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As the pandemic wore on, wealthy Angelenos decided if they couldn’t go to brunch, they would go to the beach. 

Coastal cities in Los Angeles County reported tremendous growth in single-family home sales last year, driven by Malibu, Pacific Palisades, Santa Monica, and the lumped-together markets of Venice Beach, Manhattan Beach, Hermosa Beach and Redondo Beach. 

COVID-19 prompted many of us to spend more time outdoors, whether that meant catching waves on a surfboard or hiking through state parks. Los Angeles’ oceanside neighborhoods offer ample opportunities for outdoor recreation, lined with sandy beaches, bike paths and scenic parks. And without the hassle of Pacific Coast Highway traffic during commute hours, buyers working remotely seized the chance to move to these laid-back, seaside communities.

Drawing from data published in The Red Paper 2020, The Agency’s annual real estate market report covering the US, Canada, Mexico and the Caribbean, we take a deep dive into how single-family home sales performed in these four LA beach cities.

Malibu

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Malibu blew all other LA markets out of the (ocean) water, recording a 104 percent increase in single-family home sales in 2020. “People from cities across the country looked to the California Coast to ride out the pandemic or finally plant roots without office life constraints,” reads the report. 

A total of 255 Malibu properties changed hands, and inventory sank to 6.5 months of supply, a 54 percent decline year-over-year that placed the market firmly into seller’s territory. This resulted in fierce competition among hopeful buyers, sending median home prices up eight percent to $3.6 million. There’s no indication that the Malibu market will cool off anytime soon, with The Agency noting that we should “expect developers to rebuild, remodel or repair properties that were affected by the 2019 fires.”

Pacific Palisades

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Known for its prestigious charter schools and village-like atmosphere, Pacific Palisades is a popular market among young families in search of their forever home. “2020 saw a surge in buyers from across Los Angeles seeking larger, multi-generational homes with five or six bedrooms, dual offices, homework rooms, gyms, expanded backyards and guest houses,” the report explains.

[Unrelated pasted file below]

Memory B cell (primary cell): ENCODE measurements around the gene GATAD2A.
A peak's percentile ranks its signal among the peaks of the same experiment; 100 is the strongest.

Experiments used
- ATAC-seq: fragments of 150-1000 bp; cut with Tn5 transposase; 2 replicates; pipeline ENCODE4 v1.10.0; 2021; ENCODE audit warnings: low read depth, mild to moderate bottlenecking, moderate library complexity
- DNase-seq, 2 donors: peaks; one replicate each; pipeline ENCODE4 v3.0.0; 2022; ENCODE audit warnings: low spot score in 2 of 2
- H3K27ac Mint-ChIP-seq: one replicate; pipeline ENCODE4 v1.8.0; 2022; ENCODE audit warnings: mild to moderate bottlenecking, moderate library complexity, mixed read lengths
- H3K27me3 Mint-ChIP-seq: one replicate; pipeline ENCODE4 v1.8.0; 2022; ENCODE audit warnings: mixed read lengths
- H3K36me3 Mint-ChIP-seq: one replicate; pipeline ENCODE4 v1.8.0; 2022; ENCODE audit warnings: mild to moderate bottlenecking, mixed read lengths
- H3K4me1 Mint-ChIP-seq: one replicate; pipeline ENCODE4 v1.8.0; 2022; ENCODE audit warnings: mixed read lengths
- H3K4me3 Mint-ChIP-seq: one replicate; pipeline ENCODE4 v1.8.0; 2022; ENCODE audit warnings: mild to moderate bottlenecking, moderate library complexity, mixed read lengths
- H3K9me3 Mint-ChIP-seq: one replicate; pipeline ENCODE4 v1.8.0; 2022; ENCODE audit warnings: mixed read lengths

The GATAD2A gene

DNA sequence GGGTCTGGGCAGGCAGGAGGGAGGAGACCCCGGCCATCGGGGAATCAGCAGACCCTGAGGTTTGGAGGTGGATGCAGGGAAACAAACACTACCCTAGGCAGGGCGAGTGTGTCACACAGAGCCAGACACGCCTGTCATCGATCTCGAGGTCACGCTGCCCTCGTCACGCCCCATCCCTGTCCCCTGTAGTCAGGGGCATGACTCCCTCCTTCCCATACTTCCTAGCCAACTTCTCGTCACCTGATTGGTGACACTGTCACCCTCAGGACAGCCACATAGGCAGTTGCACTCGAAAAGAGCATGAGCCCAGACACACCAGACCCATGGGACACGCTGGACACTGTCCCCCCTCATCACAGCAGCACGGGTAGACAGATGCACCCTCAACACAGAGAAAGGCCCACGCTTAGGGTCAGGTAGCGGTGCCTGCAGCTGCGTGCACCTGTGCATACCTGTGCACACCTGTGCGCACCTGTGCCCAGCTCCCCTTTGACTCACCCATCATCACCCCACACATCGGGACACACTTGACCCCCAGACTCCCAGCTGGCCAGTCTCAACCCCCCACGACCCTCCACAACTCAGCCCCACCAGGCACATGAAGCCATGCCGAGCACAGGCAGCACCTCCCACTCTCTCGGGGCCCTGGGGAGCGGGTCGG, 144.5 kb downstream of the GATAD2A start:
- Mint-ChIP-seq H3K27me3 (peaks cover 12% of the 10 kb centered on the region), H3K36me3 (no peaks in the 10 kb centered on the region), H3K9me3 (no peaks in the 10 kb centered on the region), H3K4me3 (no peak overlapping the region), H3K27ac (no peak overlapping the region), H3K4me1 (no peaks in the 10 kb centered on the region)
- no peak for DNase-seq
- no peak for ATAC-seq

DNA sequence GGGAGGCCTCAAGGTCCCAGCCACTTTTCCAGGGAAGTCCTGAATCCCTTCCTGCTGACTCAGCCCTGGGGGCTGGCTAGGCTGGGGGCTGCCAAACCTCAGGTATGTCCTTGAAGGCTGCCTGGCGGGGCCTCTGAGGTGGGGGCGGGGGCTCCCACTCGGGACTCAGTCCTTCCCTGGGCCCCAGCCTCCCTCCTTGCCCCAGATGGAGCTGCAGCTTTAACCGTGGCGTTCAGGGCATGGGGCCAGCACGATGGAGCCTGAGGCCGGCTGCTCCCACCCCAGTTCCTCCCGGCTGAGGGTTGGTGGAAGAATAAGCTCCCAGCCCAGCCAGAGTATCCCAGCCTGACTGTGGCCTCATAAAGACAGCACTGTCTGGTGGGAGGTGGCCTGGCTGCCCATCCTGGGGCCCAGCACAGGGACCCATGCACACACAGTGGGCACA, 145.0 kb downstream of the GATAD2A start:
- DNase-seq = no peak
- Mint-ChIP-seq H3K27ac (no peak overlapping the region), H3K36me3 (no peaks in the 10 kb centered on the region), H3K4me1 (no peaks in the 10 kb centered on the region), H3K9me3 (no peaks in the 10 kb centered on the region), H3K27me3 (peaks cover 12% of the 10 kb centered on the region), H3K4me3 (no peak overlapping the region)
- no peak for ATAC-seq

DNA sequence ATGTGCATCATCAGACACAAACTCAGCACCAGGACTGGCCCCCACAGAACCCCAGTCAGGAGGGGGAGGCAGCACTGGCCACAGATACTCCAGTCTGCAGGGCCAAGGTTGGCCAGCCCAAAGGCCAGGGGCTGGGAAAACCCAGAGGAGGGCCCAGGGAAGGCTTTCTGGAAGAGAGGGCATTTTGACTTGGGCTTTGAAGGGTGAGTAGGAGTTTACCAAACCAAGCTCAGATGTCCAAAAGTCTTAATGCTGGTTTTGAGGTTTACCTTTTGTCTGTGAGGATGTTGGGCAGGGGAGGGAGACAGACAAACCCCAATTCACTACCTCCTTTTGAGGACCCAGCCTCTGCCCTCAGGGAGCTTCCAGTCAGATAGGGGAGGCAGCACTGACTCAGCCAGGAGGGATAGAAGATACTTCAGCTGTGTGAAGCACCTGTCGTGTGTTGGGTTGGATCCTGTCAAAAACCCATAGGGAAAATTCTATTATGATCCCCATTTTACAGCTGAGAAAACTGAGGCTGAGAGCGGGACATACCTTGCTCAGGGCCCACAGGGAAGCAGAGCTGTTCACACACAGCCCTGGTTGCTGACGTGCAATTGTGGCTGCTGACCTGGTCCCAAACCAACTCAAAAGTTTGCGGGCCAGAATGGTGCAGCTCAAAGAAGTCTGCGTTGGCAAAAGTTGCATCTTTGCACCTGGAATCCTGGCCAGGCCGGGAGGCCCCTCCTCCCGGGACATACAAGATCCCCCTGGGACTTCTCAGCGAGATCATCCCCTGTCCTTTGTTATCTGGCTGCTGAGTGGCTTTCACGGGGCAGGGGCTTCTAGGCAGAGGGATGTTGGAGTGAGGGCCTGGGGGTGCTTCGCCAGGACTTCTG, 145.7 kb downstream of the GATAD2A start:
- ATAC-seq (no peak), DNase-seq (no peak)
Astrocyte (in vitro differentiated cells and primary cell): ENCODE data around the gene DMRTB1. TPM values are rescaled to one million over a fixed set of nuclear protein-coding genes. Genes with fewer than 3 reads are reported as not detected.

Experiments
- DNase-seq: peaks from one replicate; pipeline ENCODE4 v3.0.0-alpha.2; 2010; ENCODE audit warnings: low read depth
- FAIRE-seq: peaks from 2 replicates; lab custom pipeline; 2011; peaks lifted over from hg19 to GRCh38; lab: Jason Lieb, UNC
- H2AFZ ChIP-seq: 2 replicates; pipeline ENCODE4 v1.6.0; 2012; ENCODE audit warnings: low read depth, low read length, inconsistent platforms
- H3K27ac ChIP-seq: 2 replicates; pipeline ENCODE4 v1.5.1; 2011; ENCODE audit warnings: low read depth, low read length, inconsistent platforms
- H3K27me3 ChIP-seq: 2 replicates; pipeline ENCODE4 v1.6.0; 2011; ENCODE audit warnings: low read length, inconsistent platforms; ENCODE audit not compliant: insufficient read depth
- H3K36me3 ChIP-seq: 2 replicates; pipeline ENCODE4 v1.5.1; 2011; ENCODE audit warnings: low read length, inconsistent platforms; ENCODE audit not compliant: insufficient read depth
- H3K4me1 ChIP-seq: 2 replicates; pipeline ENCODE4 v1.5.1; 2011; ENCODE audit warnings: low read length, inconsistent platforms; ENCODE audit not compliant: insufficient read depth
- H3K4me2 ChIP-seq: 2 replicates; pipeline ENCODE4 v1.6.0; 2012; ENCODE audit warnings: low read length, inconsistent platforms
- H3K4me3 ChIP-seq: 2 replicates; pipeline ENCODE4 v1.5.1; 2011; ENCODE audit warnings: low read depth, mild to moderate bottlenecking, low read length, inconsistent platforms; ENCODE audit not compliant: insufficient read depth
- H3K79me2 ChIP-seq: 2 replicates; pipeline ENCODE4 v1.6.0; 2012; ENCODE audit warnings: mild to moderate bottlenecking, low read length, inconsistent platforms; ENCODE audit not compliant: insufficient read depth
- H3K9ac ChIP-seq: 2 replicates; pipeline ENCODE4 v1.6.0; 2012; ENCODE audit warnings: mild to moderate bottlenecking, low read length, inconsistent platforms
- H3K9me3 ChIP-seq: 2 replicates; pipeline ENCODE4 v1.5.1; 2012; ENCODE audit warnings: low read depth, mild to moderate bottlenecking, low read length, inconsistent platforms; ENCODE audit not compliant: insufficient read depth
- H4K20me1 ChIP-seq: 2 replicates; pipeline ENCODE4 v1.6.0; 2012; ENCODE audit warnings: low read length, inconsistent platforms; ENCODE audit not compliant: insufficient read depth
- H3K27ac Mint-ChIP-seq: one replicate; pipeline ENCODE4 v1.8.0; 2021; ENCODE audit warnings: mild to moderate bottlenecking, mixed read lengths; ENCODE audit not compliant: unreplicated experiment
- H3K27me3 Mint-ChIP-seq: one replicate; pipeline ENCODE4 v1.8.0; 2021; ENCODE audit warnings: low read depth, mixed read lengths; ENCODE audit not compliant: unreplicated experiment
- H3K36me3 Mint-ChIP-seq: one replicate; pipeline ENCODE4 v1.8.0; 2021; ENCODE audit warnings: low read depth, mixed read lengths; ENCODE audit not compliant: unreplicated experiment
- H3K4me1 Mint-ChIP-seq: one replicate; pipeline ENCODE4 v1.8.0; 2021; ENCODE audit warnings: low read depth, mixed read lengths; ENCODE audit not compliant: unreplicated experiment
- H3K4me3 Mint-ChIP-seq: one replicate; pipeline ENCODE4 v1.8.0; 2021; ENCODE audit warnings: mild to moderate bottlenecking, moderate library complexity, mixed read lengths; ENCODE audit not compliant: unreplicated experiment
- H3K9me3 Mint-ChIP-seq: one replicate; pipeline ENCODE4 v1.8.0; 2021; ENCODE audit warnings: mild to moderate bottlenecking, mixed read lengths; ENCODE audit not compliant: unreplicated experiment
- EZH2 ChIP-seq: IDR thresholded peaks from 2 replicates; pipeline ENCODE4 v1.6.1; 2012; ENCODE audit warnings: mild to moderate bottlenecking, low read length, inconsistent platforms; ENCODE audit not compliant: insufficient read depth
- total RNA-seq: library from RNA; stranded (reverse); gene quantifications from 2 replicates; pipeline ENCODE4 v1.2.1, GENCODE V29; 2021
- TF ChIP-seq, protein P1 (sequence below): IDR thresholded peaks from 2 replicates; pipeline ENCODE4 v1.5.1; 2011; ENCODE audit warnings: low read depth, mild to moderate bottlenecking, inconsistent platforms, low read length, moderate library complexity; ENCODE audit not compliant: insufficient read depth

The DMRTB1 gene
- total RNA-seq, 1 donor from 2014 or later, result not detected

Single-family home sales in Pacific Palisades rose 21 percent last year, amounting to 251 transactions. Median home prices ticked up accordingly, increasing seven percent to $3.3 million. The Agency anticipates “a strong year ahead” for LA’s Westside as a wave of new construction single-family homes that were delayed by the COVID-19 pandemic finally hit the market.

Santa Monica

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Breaking from the pack, Santa Monica saw a 13 percent improvement in sales without escalating home prices. The typical single-family home fetched $2.7 million, merely one percent above 2019 levels. Unlike other LA beach markets, Santa Monica logged a 50 percent increase in active listings with 2.9 months of supply on the market — the highest it’s been in at least four years.

While The Agency didn’t list any reasons for Santa Monica’s swell in active listings, it may have something to do with families seeking to upgrade their living spaces. Although adorable, its beach bungalows don’t always provide enough room for working remotely or learning over Zoom.

Venice Beach, Manhattan Beach, Hermosa Beach and Redondo Beach

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The Beach Cities, a swath of coastal land that includes Venice Beach, Manhattan Beach, Hermosa Beach and Redondo Beach, recorded a nine percent rise in single-family home sales, amounting to 997 transactions. Prices inched up three percent to $1.9 million as active listings plummeted 16 percent to 2.3 months of supply.

Once considered too far-flung for downtown office workers, the Beach Cities are attracting a new wave of buyers with the freedom to work from home. “The summer saw heightened sales activity, with homes from $2.5+ million selling within two to three weeks,” notes the report. The market is also popular among Silicon Beach tech workers, who hope to eventually return to their nearby, tricked-out offices.

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